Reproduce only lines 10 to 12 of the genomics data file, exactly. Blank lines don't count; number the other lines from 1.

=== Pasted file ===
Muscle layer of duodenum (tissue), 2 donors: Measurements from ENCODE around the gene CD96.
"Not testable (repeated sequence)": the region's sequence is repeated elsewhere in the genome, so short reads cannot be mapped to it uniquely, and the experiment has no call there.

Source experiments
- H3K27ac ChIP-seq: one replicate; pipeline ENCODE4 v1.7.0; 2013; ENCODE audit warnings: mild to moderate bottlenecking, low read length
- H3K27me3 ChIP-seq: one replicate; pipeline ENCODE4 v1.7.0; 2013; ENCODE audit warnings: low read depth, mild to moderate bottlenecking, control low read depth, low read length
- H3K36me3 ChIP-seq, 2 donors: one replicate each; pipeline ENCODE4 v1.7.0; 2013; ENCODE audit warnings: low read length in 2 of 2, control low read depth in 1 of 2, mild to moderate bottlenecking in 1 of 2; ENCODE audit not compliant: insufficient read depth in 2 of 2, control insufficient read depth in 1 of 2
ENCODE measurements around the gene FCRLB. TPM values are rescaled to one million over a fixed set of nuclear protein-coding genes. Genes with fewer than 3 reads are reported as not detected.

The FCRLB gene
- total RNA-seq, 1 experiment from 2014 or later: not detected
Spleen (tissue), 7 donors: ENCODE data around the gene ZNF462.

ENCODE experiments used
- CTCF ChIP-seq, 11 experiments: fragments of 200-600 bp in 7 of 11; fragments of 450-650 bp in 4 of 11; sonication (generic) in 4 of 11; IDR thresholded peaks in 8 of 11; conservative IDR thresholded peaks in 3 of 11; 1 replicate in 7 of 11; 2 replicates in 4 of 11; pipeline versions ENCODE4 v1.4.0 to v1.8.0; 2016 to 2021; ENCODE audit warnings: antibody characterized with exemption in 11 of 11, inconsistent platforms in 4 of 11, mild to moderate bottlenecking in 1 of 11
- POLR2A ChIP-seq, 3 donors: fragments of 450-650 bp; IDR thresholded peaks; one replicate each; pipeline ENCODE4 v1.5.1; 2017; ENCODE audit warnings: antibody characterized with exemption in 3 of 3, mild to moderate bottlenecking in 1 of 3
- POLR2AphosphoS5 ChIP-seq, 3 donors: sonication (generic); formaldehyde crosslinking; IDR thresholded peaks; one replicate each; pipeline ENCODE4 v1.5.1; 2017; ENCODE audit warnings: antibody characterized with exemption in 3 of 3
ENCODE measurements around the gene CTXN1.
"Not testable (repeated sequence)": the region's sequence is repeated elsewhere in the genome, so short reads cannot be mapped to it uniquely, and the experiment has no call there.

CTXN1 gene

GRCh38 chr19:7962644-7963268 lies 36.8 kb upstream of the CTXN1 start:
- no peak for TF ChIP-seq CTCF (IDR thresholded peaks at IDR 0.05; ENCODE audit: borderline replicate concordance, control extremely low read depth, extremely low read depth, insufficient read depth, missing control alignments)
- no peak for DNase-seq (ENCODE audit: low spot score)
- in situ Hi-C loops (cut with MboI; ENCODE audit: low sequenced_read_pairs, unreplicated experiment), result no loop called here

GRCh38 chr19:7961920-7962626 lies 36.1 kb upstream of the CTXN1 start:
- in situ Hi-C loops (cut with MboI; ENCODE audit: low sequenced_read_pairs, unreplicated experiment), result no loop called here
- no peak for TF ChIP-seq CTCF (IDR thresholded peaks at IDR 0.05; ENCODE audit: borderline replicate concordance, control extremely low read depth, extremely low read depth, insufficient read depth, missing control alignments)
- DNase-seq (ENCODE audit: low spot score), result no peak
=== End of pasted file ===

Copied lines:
Spleen (tissue), 7 donors: ENCODE data around the gene ZNF462.

ENCODE experiments used
- CTCF ChIP-seq, 11 experiments: fragments of 200-600 bp in 7 of 11; fragments of 450-650 bp in 4 of 11; sonication (generic) in 4 of 11; IDR thresholded peaks in 8 of 11; conservative IDR thresholded peaks in 3 of 11; 1 replicate in 7 of 11; 2 replicates in 4 of 11; pipeline versions ENCODE4 v1.4.0 to v1.8.0; 2016 to 2021; ENCODE audit warnings: antibody characterized with exemption in 11 of 11, inconsistent platforms in 4 of 11, mild to moderate bottlenecking in 1 of 11